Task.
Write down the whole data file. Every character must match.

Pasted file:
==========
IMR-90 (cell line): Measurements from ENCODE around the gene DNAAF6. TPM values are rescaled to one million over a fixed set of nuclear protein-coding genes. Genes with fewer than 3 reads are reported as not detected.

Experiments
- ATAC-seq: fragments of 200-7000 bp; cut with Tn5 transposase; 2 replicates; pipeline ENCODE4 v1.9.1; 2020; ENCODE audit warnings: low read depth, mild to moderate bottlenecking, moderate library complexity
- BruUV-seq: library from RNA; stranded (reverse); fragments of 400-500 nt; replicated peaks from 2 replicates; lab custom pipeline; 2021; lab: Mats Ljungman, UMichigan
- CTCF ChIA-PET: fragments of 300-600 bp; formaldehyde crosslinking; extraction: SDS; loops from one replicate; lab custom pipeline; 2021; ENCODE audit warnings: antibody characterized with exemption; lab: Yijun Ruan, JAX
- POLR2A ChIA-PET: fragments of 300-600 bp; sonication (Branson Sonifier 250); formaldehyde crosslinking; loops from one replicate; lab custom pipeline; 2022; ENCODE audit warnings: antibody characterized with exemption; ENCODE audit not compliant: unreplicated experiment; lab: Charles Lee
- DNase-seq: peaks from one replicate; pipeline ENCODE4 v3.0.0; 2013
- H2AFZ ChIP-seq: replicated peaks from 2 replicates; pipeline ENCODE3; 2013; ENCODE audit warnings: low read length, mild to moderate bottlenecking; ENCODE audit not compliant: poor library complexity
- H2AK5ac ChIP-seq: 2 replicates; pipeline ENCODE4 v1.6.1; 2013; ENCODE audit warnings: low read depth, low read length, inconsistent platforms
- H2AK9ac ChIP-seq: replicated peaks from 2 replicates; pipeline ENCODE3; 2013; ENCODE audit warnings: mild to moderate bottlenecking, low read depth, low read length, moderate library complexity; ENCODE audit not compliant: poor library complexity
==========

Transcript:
IMR-90 (cell line): Measurements from ENCODE around the gene DNAAF6. TPM values are rescaled to one million over a fixed set of nuclear protein-coding genes. Genes with fewer than 3 reads are reported as not detected.

Experiments
- ATAC-seq: fragments of 200-7000 bp; cut with Tn5 transposase; 2 replicates; pipeline ENCODE4 v1.9.1; 2020; ENCODE audit warnings: low read depth, mild to moderate bottlenecking, moderate library complexity
- BruUV-seq: library from RNA; stranded (reverse); fragments of 400-500 nt; replicated peaks from 2 replicates; lab custom pipeline; 2021; lab: Mats Ljungman, UMichigan
- CTCF ChIA-PET: fragments of 300-600 bp; formaldehyde crosslinking; extraction: SDS; loops from one replicate; lab custom pipeline; 2021; ENCODE audit warnings: antibody characterized with exemption; lab: Yijun Ruan, JAX
- POLR2A ChIA-PET: fragments of 300-600 bp; sonication (Branson Sonifier 250); formaldehyde crosslinking; loops from one replicate; lab custom pipeline; 2022; ENCODE audit warnings: antibody characterized with exemption; ENCODE audit not compliant: unreplicated experiment; lab: Charles Lee
- DNase-seq: peaks from one replicate; pipeline ENCODE4 v3.0.0; 2013
- H2AFZ ChIP-seq: replicated peaks from 2 replicates; pipeline ENCODE3; 2013; ENCODE audit warnings: low read length, mild to moderate bottlenecking; ENCODE audit not compliant: poor library complexity
- H2AK5ac ChIP-seq: 2 replicates; pipeline ENCODE4 v1.6.1; 2013; ENCODE audit warnings: low read depth, low read length, inconsistent platforms
- H2AK9ac ChIP-seq: replicated peaks from 2 replicates; pipeline ENCODE3; 2013; ENCODE audit warnings: mild to moderate bottlenecking, low read depth, low read length, moderate library complexity; ENCODE audit not compliant: poor library complexity